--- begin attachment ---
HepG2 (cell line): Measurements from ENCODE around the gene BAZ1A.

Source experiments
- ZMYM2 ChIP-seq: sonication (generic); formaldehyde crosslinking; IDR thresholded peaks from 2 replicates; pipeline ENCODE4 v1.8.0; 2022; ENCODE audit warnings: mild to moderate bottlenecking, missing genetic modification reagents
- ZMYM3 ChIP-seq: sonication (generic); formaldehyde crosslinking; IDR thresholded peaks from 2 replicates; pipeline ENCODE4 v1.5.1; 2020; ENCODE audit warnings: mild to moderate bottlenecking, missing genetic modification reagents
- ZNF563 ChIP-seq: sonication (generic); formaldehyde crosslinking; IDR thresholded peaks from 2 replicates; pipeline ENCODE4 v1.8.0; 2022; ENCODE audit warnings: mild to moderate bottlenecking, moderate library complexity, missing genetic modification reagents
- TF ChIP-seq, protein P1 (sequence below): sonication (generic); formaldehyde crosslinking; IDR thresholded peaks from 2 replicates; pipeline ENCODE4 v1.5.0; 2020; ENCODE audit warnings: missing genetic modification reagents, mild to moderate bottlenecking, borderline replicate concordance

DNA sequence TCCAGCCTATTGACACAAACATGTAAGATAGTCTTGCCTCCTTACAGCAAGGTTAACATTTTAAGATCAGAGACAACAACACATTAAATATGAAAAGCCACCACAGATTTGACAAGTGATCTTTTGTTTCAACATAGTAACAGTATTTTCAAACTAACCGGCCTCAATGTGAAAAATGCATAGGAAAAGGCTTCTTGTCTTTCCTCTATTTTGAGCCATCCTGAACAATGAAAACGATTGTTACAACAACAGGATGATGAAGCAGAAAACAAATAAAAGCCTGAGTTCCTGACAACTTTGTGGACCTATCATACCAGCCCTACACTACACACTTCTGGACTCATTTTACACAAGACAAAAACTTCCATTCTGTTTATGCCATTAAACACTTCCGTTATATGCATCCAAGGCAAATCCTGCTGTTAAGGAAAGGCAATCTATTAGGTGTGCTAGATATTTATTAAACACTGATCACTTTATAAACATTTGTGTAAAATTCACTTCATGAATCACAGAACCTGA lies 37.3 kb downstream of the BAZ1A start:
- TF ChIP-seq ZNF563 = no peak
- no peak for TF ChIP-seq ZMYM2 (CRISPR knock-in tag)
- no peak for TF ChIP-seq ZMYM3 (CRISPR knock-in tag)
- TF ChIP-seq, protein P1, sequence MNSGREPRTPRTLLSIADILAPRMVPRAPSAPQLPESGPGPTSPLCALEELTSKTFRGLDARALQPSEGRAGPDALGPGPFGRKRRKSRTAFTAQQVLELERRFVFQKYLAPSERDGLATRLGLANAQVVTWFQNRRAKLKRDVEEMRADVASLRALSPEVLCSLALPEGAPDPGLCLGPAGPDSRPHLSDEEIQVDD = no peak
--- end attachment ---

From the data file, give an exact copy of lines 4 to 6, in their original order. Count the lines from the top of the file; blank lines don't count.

- ZMYM3 ChIP-seq: sonication (generic); formaldehyde crosslinking; IDR thresholded peaks from 2 replicates; pipeline ENCODE4 v1.5.1; 2020; ENCODE audit warnings: mild to moderate bottlenecking, missing genetic modification reagents
- ZNF563 ChIP-seq: sonication (generic); formaldehyde crosslinking; IDR thresholded peaks from 2 replicates; pipeline ENCODE4 v1.8.0; 2022; ENCODE audit warnings: mild to moderate bottlenecking, moderate library complexity, missing genetic modification reagents
- TF ChIP-seq, protein P1 (sequence below): sonication (generic); formaldehyde crosslinking; IDR thresholded peaks from 2 replicates; pipeline ENCODE4 v1.5.0; 2020; ENCODE audit warnings: missing genetic modification reagents, mild to moderate bottlenecking, borderline replicate concordance